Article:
• Ultraviolet Photography
  •  

4 x filter tests with UVP 302nm light source and flowers

5 replies to this topic

#1 JMC

    Member

  • Members(+)
  • 832 posts
  • Location: London, UK

Posted 10 May 2019 - 12:48

It's friday, and it was time for an experiment. I took the 302nm lamp from UVP (spectra here - https://www.ultravio...dpost__p__24779), and picked some wildflowers from the garden with a variety of colours. The flowers in natural light looked like this;
Attached Image: 578A9297small.jpg

I set up my Multispectral EOS 5DSR and Rayfact lens indoors. Settings ISO800, f16 on the lens, and about 100cm from the flowers. I then held the UVP 302nm lamp about 30cm from the flowers, slightly above, and took images with 4 different UV filters, each with 30s exposure. The 4 filters were;

U340 4mm
KS 330nm (a 330nm filter supplied by Dr Klaus Schmitt)
Baader U
Straight Edge U Gen 2

I chose the filters as they each give a different range of wavelengths they transmit;
Attached Image: Filter 250nm to 450nm.jpg

The peak wavelength goes in the order U340 4mm < KS330nm < Baader U < SEU Gen 2.

I also took images of a PTFE disk for each of the filters for whitebalancing.

After white balancing I got the following.

U340 4mm
Attached Image: 1R4A9452 U340 4mm small.jpg

KS 330nm
Attached Image: 1R4A9454 KS330nm small.jpg

Baader U
Attached Image: 1R4A9457 Baader U small.jpg

SEU Gen 2 (slightly different flower positions as I only did this a few minutes later once the flowers had already been moved, when I remembered I had the filter, and thought it would be good to include)
Attached Image: 1R4A9484 SEU Gen 2 small.jpg

The dandelion is slightly overexposed in the U340, KS 330nm and Baader U filter images, and slightly better exposure in the SEU Gen 2 image. However even with that there are some striking differences between the images. Remember these are all 30s exposure, but with shifts in the peak wavelength. I find the pink tinge in the flowers on the lower left in the U340 and KS330nm images particularly odd in a UV photo. Also, the glass I think is fluorescing somewhere around the long wavelength end of the UV as it looks more and more milky as the peak filter transmission wavelength increases.

As always, sharing in case it is of interest.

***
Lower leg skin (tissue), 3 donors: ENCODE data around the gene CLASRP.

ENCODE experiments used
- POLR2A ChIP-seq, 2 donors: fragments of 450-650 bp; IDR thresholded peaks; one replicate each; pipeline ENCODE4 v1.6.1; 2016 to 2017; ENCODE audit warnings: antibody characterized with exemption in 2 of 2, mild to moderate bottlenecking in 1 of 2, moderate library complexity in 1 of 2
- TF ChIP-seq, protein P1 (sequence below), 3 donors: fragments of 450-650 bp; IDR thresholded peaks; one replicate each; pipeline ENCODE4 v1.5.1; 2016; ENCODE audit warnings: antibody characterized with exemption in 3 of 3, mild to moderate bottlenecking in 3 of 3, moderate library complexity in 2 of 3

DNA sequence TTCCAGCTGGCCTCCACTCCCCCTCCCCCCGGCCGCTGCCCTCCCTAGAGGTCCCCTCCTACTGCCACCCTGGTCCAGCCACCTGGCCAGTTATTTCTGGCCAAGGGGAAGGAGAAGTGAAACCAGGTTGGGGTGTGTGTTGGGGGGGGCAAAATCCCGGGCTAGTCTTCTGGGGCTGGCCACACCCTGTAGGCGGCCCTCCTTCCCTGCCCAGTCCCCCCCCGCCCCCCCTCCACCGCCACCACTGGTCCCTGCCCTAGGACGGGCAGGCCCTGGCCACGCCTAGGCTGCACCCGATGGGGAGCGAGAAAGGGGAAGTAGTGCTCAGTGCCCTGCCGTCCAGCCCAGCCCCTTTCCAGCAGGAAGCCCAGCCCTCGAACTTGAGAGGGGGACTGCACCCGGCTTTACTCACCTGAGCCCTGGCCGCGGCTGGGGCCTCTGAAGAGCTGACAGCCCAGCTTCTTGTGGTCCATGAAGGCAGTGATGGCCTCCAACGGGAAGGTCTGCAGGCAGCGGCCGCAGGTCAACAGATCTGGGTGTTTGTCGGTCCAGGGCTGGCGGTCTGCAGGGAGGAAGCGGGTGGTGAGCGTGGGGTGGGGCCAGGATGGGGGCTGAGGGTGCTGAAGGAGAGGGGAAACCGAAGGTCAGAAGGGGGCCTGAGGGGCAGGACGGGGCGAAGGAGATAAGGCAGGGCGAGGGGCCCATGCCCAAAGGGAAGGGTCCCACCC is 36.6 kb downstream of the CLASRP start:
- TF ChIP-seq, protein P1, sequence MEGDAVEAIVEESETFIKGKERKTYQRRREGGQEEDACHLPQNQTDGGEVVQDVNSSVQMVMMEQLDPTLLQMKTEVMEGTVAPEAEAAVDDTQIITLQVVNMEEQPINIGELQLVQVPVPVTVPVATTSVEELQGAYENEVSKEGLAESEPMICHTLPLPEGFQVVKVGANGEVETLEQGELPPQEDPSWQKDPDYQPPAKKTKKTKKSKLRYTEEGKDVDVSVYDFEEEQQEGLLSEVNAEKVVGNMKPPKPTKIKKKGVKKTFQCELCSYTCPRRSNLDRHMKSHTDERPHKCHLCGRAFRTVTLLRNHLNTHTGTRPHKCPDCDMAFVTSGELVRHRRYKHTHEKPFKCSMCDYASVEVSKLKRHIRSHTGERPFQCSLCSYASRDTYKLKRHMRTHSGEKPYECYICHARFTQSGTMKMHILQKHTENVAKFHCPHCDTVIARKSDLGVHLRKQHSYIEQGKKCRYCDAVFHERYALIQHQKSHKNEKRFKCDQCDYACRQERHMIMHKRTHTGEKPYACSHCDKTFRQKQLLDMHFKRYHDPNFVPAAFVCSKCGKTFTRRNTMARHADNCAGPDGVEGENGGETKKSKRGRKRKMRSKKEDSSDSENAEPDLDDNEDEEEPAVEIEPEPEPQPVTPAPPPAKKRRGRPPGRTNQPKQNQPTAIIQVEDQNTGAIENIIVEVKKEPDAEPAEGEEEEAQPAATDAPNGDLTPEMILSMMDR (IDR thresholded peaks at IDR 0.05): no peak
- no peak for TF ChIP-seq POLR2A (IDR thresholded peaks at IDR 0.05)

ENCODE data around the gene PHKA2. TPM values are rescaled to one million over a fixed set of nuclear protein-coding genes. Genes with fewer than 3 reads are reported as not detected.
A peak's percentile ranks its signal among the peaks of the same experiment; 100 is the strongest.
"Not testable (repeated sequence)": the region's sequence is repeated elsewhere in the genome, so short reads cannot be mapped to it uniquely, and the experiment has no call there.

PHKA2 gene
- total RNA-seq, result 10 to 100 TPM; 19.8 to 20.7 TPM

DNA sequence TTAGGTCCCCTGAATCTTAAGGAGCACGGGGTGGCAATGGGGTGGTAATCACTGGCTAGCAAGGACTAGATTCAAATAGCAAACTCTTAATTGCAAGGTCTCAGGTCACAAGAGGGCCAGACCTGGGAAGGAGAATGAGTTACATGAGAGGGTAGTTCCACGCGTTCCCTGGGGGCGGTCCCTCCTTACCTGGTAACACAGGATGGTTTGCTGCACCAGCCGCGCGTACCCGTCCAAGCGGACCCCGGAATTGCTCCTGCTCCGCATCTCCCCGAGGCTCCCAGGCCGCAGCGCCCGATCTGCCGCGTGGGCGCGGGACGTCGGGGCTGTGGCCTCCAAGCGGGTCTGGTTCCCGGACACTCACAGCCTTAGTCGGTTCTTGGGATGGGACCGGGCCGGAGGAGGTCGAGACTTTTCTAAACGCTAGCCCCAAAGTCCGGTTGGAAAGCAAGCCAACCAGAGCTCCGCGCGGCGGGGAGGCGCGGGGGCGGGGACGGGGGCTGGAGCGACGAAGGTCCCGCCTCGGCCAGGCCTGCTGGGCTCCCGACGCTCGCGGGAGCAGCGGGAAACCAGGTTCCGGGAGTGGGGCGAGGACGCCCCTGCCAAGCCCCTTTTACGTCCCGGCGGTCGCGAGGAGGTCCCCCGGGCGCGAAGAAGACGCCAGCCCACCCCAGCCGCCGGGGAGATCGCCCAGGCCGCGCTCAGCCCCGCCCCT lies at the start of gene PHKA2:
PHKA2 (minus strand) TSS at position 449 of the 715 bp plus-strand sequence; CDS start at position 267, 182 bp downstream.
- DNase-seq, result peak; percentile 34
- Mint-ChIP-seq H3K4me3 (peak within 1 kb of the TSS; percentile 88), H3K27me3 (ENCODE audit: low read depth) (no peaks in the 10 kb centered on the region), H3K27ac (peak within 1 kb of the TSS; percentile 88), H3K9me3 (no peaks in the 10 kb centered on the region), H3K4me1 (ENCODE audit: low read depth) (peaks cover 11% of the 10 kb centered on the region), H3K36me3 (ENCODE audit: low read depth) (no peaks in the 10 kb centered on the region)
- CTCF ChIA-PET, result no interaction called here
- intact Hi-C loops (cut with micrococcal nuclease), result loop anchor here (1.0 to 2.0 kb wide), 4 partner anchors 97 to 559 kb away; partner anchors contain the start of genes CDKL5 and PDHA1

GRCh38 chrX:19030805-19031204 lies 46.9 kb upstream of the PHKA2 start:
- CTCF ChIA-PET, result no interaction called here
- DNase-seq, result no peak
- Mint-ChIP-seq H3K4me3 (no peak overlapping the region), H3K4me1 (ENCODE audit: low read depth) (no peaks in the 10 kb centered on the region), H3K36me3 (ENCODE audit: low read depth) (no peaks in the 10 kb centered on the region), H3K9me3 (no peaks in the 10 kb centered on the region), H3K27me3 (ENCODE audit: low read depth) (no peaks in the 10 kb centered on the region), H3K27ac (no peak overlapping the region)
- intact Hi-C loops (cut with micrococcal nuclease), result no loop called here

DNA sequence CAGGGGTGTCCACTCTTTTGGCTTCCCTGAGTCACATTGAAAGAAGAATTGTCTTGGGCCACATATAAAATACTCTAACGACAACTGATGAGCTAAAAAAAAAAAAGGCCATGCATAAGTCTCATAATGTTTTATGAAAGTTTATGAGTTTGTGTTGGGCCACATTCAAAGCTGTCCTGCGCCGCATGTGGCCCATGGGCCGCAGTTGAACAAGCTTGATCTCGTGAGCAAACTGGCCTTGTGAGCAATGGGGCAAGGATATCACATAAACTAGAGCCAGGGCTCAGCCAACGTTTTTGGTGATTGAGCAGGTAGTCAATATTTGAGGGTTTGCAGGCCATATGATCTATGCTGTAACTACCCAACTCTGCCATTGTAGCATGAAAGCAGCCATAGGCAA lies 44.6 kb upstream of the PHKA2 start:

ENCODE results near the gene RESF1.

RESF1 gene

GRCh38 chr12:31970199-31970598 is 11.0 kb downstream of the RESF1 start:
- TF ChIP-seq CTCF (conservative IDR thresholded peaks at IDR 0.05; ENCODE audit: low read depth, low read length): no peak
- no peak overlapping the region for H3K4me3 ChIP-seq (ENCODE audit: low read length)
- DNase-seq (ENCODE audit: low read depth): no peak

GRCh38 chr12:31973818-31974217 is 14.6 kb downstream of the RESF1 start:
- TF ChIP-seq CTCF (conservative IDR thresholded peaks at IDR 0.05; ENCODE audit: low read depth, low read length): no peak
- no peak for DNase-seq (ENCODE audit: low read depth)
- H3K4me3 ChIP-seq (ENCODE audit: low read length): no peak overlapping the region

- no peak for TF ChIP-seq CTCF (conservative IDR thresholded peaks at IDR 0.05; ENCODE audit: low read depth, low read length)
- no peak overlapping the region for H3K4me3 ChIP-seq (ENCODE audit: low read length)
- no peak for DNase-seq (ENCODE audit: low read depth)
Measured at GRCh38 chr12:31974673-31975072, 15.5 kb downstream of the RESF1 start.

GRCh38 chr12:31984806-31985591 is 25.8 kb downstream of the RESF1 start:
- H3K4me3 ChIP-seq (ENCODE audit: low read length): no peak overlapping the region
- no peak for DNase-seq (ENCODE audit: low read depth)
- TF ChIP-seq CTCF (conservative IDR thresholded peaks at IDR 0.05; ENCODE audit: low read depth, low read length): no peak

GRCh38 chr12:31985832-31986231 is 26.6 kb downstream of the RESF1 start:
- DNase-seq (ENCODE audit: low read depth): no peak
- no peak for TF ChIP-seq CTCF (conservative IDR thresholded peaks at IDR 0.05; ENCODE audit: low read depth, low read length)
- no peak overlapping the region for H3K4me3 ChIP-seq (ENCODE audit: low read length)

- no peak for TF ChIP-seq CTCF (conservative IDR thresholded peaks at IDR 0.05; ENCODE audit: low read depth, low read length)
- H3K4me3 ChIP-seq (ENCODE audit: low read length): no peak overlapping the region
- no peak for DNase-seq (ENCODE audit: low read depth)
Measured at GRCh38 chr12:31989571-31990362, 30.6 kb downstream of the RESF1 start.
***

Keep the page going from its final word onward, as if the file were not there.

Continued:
Edited by JMC, 10 May 2019 - 12:51.


#2 dabateman

    Da Bateman

  • Members(+)
  • 1,320 posts
  • Location: Maryland

Posted 10 May 2019 - 13:25

That small bottom left blue flower seems very interesting. Has a clear different pattern in the UVB region.

#3 Andy Perrin

    Member

  • Members(+)
  • 2,689 posts
  • Location: United States

Posted 10 May 2019 - 14:16

On aesthetic grounds, I give the Baader pic the award. Nicest colors in this one. For scientific interest, the U340 and KS 330nm filters gave markedly different colors. I would have guessed the U340 was a narrow bandpass filter if you hadn't shown otherwise in the plot. The picture is nearly monochrome, in contrast to the KS 330nm picture.

#4 UlfW

    Ulf W

  • Members(+)
  • 859 posts
  • Location: Sweden, Malmö

Posted 10 May 2019 - 14:31

View PostAndy Perrin, on 10 May 2019 - 14:16, said:

For scientific interest, the U340 and KS 330nm filters gave markedly different colors. I would have guessed the U340 was a narrow bandpass filter if you hadn't shown otherwise in the plot. The picture is nearly monochrome, in contrast to the KS 330nm picture.

Could the difference be that the KS 330nm might have a less good OD just above 400nm, adding some blue leakage?
The lightsource has two peaks at 405nm and 436nm, where the image sensor has a much higher sensitivity, than at the lightsource main peak just above 300nm.
Ulf Wilhelmson
Curious and trying to see the invisible.

#5 Andy Perrin

    Member

  • Members(+)
  • 2,689 posts
  • Location: United States

Posted 10 May 2019 - 15:16

UlfW, that seems very plausible to me. I guess one would need to redo it stacked with a filter that cuts blue well (and passes UVB).

Edited by Andy Perrin, 10 May 2019 - 15:17.


#6 JMC

    Member

  • Members(+)
  • 832 posts
  • Location: London, UK

Posted 10 May 2019 - 15:56

I'm not sure the difference between the KS 330nm and U340 is driven by any light leaks in the visible region, and I would need to do more work to try and determine whether that is the case.

The interesting thing for me, was that the exposure for these filters was fairly close together. If you take the lamp spectra and multiply that by the filter transmission, you get the following set of curves.
Attached Image: Lamp spectra times transmission.jpg

The lamp intensity drops rapidly as wavelength increases, and the area under the curve for the SEU II is much smaller than the others, and yet the overall exposure is relatively similar.

I want to look next at what the effect of adding the camera sensitivity to these curves is - I expect given how the sensitivity drops with wavelength, that the effects will sort of cancel each other out, leading to the similar exposures for all 4 filters - more light through the U340 and KS330nm, but more sensitivity at the longer wavelengths through the Baader U and SEU II.

This could be a good light source to balance the effect of dropping sensitivity on the colours being recorded in the UV - more light where the camera is less sensitive. And yes I think scientifically here, not aesthetically, as I also prefer the Baader U and SEU II images here, rather than the U340 and KS330 ones.